“We use the jpeg frames from the camera in order to scan. Our application is not able to use the camera, and our customers are in huge numbers daily complaining since the update was released,” he added.
“We are eagerly expecting windows update with a fix for this issue. Please make it with highest priority,” he pleaded.
Another commenter wrote :
“After spending days finding a solution we also stuck with the Anniversary update. Thousands of our customers can’t use our product now to process their payments by e-banking! We and especially our customers – which are your customers too – are really reliant on MJPEG!! Please fix this issue as soon as possible so our support is not overwhelmed with inquiries all day and we cannot offer another solution than downgrade Windows. Thanks a lot,” said Stephen B. on Microsoft’s MSDN website.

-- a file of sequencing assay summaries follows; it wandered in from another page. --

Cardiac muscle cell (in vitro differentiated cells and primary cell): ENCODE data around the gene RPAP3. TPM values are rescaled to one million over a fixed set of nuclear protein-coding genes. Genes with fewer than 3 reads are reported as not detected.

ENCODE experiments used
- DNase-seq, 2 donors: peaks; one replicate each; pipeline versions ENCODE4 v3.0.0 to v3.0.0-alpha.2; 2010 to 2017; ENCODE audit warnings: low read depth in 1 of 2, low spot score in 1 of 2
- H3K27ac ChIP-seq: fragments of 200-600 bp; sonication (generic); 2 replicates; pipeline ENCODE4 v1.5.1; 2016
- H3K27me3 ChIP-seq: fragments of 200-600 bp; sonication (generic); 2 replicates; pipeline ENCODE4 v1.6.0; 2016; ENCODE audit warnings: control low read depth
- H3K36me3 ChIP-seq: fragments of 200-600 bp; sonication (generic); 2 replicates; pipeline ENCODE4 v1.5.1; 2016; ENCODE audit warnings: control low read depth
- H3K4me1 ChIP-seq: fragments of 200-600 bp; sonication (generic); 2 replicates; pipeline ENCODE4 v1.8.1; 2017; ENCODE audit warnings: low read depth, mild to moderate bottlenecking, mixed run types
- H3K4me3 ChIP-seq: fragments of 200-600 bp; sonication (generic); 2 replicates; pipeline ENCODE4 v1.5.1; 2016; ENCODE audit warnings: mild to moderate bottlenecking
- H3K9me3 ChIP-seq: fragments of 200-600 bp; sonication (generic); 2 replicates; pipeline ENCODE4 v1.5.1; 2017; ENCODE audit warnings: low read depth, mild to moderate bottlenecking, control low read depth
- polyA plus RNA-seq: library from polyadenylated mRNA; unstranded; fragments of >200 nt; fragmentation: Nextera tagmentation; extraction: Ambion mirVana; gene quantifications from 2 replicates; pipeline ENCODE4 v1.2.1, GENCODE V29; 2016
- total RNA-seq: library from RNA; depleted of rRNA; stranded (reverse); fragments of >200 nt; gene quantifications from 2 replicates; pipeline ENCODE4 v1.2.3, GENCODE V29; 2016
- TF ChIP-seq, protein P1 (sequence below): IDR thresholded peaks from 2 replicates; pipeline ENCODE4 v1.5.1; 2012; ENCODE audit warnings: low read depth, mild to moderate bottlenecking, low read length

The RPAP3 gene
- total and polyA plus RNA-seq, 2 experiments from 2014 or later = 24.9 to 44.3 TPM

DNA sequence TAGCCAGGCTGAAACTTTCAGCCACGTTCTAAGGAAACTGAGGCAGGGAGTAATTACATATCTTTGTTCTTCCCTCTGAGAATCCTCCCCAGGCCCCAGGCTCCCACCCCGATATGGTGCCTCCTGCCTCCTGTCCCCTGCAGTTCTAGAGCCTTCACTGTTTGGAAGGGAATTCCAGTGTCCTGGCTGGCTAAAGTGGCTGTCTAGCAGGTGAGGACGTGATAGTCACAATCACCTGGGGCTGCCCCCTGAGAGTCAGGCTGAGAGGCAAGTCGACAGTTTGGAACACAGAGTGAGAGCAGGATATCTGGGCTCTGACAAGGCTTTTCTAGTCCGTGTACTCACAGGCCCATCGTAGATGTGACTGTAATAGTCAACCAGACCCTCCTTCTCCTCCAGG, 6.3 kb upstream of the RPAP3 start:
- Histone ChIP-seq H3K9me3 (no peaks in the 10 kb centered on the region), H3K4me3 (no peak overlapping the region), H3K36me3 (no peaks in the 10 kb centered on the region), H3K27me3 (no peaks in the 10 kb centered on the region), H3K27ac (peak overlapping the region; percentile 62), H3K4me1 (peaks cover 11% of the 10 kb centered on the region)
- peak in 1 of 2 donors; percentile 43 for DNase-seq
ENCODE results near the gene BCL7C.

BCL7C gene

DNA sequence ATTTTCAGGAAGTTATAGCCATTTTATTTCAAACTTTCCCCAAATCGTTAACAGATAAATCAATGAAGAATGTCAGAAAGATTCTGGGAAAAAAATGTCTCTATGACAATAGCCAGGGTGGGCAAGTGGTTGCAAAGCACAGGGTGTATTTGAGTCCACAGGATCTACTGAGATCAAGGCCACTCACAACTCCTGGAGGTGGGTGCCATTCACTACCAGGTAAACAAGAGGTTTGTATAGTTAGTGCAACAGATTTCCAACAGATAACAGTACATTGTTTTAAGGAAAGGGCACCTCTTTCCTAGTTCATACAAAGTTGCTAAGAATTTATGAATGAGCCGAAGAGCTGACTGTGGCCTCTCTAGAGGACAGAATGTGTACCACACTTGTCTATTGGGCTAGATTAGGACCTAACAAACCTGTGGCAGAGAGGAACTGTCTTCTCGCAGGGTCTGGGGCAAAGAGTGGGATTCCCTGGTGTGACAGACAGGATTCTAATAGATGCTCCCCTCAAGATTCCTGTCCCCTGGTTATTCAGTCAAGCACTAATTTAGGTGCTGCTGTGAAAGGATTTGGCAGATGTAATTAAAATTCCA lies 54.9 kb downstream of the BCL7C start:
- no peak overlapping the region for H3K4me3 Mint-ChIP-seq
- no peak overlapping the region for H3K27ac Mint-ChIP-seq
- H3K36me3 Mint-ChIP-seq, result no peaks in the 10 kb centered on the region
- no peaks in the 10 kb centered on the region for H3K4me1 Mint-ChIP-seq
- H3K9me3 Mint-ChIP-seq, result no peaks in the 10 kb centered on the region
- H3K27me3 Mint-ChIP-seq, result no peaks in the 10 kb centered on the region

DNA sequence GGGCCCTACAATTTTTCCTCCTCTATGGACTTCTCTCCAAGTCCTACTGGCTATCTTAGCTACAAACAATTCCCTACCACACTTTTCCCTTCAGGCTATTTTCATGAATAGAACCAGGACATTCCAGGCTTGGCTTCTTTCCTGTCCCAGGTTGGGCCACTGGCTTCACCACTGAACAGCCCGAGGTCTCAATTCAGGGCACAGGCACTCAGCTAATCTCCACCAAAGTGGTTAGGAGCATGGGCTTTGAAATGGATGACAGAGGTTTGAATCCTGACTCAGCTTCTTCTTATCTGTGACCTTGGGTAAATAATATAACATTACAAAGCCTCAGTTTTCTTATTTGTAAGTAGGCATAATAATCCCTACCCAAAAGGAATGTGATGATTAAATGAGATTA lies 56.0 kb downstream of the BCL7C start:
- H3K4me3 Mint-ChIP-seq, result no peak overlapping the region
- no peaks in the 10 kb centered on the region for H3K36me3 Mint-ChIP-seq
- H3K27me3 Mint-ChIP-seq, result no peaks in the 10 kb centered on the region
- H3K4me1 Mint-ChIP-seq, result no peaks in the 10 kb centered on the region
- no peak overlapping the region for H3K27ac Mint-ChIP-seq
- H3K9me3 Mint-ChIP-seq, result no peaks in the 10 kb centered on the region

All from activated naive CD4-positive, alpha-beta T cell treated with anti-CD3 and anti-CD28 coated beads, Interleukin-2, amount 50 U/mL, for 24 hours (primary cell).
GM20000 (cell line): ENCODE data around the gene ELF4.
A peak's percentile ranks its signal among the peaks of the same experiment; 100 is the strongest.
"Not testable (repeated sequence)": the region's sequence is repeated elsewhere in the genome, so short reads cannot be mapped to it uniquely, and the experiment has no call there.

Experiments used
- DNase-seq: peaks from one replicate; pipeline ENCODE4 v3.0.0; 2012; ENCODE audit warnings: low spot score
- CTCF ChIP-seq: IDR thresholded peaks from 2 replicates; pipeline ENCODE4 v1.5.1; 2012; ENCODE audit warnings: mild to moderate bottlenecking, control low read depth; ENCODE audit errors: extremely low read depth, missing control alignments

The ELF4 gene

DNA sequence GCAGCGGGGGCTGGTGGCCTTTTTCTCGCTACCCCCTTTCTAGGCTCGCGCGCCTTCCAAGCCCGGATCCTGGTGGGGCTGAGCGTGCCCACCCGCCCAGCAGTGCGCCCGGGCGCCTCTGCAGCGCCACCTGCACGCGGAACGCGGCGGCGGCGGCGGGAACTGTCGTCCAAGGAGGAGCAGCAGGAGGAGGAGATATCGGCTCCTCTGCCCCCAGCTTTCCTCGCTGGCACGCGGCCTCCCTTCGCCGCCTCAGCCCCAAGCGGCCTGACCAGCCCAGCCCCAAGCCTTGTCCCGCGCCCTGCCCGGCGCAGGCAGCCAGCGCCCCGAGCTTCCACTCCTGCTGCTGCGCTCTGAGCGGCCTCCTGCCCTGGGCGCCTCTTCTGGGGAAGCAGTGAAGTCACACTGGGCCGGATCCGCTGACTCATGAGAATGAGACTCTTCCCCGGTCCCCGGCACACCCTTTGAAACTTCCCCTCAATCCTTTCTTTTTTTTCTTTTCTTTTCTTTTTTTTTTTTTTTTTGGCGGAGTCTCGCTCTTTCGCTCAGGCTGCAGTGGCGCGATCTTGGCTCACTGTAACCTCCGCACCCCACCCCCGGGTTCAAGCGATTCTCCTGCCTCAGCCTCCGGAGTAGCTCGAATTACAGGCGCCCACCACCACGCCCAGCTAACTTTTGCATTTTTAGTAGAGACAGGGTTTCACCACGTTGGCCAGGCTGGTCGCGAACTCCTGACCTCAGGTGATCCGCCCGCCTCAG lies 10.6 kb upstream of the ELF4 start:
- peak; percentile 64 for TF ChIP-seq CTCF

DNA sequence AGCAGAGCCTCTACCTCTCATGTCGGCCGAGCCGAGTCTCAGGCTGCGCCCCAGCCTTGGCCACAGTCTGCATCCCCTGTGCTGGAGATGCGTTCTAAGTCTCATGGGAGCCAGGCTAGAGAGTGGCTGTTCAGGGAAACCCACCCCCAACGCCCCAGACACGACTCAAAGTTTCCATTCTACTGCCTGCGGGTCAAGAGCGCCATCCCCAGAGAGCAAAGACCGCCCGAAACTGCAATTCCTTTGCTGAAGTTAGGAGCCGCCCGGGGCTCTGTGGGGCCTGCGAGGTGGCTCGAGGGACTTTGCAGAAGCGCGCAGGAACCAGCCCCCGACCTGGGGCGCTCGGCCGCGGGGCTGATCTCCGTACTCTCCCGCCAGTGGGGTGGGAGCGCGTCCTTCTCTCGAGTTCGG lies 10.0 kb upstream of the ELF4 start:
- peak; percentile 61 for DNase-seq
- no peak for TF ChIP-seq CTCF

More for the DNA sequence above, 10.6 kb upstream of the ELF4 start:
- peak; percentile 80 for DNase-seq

Microsoft’s Mike M. said that the company has been working with app developers since January to implement these changes into their apps. However, even if all app developers implemented the change, it would still be up to users to get the latest versions of the apps. That’s why Microsoft apologized for “failing to communicate” the change to users when the Anniversary Update arrived.
“So yes, MJPEG and H.264 being decoded / filtered out is the result of a set of features we needed to implement, and this behavior was planned, designed, tested, and flighted out to our partners and Windows Insiders around the end of January of this year,” said Mike M. from the Windows Camera Team.